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Publication numberUS7948191 B2
Publication typeGrant
Application numberUS 12/252,759
Publication dateMay 24, 2011
Filing dateOct 16, 2008
Priority dateOct 16, 2008
Fee statusLapsed
Also published asUS20100097010
Publication number12252759, 252759, US 7948191 B2, US 7948191B2, US-B2-7948191, US7948191 B2, US7948191B2
InventorsTimothy Chen, James K. Skully, Haiyan Wang
Original AssigneeGeneral Electric Company
Export CitationBiBTeX, EndNote, RefMan
External Links: USPTO, USPTO Assignment, Espacenet
Parallel transformer with output side electrical decoupling
US 7948191 B2
Abstract
A higher power package is provided in a smaller package by providing at least first and second magnetics in parallel in first and second transformers. To limit degrading performance associated with circulating current between the two transformers, the transformers are electrically decoupled. In a preferred embodiment, the circuit includes parallel primary and secondary windings of the transformer that are decoupled electrically on an output side. Particularly, diodes are provided in a preheat portion of the circuit so that once the preheat phase is terminated, the diodes prevent current flow in one direction through the preheat portion of the circuit.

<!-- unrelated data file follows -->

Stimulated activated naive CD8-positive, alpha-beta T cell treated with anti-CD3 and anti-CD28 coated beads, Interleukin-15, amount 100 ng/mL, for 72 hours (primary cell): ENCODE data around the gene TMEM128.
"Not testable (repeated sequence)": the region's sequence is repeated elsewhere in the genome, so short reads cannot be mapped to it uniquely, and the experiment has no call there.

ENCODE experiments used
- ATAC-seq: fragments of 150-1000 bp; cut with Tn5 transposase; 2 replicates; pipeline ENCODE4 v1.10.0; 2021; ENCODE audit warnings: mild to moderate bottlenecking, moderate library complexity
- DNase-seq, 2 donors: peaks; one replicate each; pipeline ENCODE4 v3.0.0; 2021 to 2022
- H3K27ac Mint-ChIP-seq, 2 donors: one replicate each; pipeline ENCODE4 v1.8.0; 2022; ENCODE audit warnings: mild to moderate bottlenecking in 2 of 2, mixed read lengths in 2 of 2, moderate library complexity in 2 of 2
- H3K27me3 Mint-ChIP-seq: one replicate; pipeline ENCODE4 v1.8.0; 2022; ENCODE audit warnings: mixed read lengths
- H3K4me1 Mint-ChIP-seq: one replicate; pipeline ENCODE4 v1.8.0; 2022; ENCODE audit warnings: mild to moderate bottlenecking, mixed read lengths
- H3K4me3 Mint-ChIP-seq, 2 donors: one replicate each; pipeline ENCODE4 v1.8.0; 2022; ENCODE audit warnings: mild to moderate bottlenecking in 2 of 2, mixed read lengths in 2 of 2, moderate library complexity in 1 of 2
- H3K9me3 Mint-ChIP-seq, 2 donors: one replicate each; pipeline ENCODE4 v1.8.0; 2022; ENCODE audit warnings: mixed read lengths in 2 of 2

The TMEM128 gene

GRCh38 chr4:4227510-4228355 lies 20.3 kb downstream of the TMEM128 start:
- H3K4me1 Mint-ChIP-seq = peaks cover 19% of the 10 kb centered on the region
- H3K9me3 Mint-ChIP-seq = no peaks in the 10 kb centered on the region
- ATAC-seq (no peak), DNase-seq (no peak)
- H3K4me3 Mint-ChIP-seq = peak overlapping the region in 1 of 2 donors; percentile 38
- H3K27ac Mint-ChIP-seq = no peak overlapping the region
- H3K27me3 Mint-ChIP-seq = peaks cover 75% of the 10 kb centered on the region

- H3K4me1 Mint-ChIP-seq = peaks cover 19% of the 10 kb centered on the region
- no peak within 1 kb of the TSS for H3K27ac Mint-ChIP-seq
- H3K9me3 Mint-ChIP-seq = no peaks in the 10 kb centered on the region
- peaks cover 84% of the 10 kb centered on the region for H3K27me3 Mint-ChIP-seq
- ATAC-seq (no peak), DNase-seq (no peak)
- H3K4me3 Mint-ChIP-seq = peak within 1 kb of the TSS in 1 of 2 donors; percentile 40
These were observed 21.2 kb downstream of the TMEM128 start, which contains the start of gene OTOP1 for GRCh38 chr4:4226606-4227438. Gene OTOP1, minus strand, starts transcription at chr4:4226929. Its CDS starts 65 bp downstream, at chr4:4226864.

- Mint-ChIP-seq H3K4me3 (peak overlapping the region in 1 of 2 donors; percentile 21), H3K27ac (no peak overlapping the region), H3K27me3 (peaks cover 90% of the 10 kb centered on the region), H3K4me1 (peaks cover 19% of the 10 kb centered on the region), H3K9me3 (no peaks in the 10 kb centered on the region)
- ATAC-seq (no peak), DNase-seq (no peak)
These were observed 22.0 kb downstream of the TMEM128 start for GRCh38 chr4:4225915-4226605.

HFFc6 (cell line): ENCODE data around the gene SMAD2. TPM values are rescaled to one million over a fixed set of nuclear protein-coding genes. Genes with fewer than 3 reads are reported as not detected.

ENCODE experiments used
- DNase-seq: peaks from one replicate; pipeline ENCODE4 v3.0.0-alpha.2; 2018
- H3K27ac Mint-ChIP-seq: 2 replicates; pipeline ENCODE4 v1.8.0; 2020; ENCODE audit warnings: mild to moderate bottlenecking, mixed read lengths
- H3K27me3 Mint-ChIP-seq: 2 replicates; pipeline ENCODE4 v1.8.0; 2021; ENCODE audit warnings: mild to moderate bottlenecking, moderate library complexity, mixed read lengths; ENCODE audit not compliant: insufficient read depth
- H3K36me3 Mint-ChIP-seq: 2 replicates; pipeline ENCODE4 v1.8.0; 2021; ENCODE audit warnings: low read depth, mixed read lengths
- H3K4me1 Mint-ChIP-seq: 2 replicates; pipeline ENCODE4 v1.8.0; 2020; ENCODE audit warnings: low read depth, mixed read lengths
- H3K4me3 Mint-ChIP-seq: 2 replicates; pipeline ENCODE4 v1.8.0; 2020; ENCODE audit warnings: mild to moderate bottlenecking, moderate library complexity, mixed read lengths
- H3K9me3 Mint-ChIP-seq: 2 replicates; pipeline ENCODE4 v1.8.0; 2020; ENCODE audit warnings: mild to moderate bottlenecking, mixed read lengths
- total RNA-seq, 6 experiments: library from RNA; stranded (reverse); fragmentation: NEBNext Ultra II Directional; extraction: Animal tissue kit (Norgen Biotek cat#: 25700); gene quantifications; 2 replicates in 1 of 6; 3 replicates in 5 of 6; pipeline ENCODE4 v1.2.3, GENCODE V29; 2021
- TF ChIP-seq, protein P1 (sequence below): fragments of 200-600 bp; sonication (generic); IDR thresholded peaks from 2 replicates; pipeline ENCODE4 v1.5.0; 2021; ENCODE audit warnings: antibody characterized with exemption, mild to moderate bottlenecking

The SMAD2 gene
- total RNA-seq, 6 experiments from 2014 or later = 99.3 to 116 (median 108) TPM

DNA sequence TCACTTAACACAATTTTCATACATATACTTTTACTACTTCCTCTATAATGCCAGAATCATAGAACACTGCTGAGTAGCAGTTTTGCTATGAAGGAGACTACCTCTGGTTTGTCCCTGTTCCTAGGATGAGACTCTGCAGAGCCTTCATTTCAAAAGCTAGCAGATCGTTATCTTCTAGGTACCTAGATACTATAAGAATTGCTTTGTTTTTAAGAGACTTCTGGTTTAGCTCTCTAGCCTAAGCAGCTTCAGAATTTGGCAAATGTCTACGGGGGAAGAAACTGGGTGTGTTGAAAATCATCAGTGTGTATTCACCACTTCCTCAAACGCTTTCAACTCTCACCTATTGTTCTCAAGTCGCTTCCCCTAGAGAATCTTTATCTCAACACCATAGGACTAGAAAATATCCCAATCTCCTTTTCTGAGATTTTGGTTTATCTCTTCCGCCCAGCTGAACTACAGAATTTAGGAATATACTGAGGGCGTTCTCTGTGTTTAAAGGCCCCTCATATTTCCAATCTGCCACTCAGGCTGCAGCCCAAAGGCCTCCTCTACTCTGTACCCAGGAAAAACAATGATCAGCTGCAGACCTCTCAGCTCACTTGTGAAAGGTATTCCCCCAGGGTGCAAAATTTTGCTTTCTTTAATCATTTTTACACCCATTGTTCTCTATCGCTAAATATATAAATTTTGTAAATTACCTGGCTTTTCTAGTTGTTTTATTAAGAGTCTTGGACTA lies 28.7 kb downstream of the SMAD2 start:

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Claims(18)
1. A ballast circuit comprising:
at least first and second lamps disposed in parallel relation;
first and second secondary windings of first and second transformers, respectively, disposed in parallel for providing power to the first and second lamps, respectively; and
an electrical decoupling assembly that electrically decouples the first and second secondary windings of the transformers after a preheat phase of lamp ignition is complete.
2. The ballast circuit of claim 1 wherein the decoupling assembly is positioned in the circuit to electrically decouple output sides of the secondary windings of the transformers operatively associated with the first and second lamps, respectively.
3. The ballast circuit of claim 2 wherein the decoupling assembly includes first and second diodes interposed between the first and second lamps, respectively, and the first and second transformer windings, respectively.
4. The ballast circuit of claim 1 further comprising first and second capacitors located between the other of the first and second winding portions, respectively, and the first and second lamps, respectively.
5. The ballast circuit of claim 1 wherein first and second diodes are operatively disposed between a preheat circuit portion and first and second preheat cathode windings, respectively.
6. The ballast circuit of claim 5 wherein the first and second preheat cathode windings are operatively connected with center portions of first and second secondary windings of the first and second transformers.